to open sealed packets of ballots that have been witnessed by party
reps present at the scene, unless there is cause and then only on a
case-by-case basis. Even if parties consent to a nationwide recount
that would rip open every sealed ballot, it is still not allowed.

A violation of the electoral law at this moment in Mexico's history
would take the struggle for democracy back more than a decade. That's
how long Mexico has been working to establish a rule of law to
replace the rule of men in smoky back rooms, which dominated the
country under the long-reigning Institutional Revolutionary Party
(PRI). President Ernesto Zedillo (1994-2000) took a huge step toward
that goal when he made the Federal Electoral Institute (IFE)
independent. Mexico now has a clearly written legal code that
dictates how an election should be run and an independent electoral
tribunal.

Mr. López Obrador certainly knew the rules when he told a Mexico City
journalist on May 12 that he would accept the election results under
IFE "because in democracy one wins or loses and there has to be
respect for the will of the people." His right-hand man Manuel
Camacho knew it too when on the night of the election he penned an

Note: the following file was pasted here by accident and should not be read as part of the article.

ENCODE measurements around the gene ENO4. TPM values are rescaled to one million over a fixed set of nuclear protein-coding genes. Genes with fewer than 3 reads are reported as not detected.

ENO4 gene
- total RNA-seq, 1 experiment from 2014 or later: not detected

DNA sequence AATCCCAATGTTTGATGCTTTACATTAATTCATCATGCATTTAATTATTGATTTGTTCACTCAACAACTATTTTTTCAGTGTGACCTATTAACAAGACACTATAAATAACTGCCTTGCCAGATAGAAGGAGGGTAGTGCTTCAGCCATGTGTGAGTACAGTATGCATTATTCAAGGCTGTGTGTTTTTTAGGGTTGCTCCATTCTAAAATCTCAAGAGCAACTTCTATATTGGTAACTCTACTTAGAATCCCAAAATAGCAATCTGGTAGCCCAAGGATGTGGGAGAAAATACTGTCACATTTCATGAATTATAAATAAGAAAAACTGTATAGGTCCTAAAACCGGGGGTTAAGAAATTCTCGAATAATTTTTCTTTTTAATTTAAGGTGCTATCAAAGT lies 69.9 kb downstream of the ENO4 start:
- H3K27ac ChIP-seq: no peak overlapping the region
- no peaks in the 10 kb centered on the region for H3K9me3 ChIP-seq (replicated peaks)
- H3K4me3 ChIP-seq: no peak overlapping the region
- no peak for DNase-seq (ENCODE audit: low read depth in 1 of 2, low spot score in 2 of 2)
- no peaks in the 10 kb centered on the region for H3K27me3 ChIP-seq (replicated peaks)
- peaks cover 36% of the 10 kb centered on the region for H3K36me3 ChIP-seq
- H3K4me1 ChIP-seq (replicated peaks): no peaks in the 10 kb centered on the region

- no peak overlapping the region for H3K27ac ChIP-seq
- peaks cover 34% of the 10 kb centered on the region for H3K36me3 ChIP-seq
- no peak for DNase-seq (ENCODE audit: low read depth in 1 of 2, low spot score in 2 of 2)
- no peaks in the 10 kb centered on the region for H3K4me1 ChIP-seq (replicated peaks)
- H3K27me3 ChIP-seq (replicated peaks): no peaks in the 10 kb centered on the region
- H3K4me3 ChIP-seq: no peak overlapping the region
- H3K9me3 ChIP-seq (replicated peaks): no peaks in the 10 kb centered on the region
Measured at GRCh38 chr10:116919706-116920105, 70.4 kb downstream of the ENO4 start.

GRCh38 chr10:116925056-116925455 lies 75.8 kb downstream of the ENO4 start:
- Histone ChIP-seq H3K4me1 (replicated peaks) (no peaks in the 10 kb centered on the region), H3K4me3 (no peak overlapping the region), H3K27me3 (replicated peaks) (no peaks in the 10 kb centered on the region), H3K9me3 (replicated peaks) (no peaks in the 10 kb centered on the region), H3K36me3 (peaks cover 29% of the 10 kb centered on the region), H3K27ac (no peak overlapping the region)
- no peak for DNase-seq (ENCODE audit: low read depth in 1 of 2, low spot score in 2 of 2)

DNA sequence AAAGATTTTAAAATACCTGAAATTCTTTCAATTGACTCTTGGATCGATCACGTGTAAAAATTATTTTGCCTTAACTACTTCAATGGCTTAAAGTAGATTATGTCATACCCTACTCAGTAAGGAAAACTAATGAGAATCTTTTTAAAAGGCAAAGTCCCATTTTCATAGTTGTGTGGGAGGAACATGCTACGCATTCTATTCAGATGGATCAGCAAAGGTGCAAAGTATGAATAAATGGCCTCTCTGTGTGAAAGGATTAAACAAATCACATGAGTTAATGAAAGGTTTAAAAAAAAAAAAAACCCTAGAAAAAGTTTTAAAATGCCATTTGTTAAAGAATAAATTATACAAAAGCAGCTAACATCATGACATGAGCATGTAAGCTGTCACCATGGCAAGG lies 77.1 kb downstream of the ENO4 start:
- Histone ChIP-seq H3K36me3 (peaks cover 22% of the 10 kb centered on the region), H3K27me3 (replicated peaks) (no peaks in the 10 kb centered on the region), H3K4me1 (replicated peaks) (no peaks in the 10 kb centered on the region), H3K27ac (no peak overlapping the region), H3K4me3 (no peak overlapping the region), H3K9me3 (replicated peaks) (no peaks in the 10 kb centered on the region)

op-ed to run the next day in Mexico's El Universal, pronouncing that
"the citizens have triumphed" in a fair election.

Now Messrs. López Obrador and Camacho want to reverse the agreed-upon
rules on the grounds that the 244,000-vote margin is a close call.
But does anyone seriously believe that if AMLO -- Mr. López Obrador's
nickname -- had won the election by even a lesser number of votes, we
would be having a debate about breaking the law and opening sealed
ballots without cause?

So far the IFE has been heroically true to the legal code, despite
the vitriol coming from AMLO. This week it said that it would not
unseal any more ballots without directions from the tribunal judges,
as the law requires.

The 355 claims of district irregularities from three parties (225
PRD, 129 PAN and one PRI) that were filed this week will now be
handled by these seven judges. The PRD's claims cover 50,000 polling
stations and according to sources who have read the legal brief, they
challenge the outcome in these locations on the grounds that the vote
in favor of the PAN was coerced. The PAN claims cover 600 polling
stations and include specific allegations, the majority of which
challenge illegal changes in agreed-upon polling station locations.

It is highly unlikely that these challenges will change the outcome
of the election or that the tribunal will grant a full recount,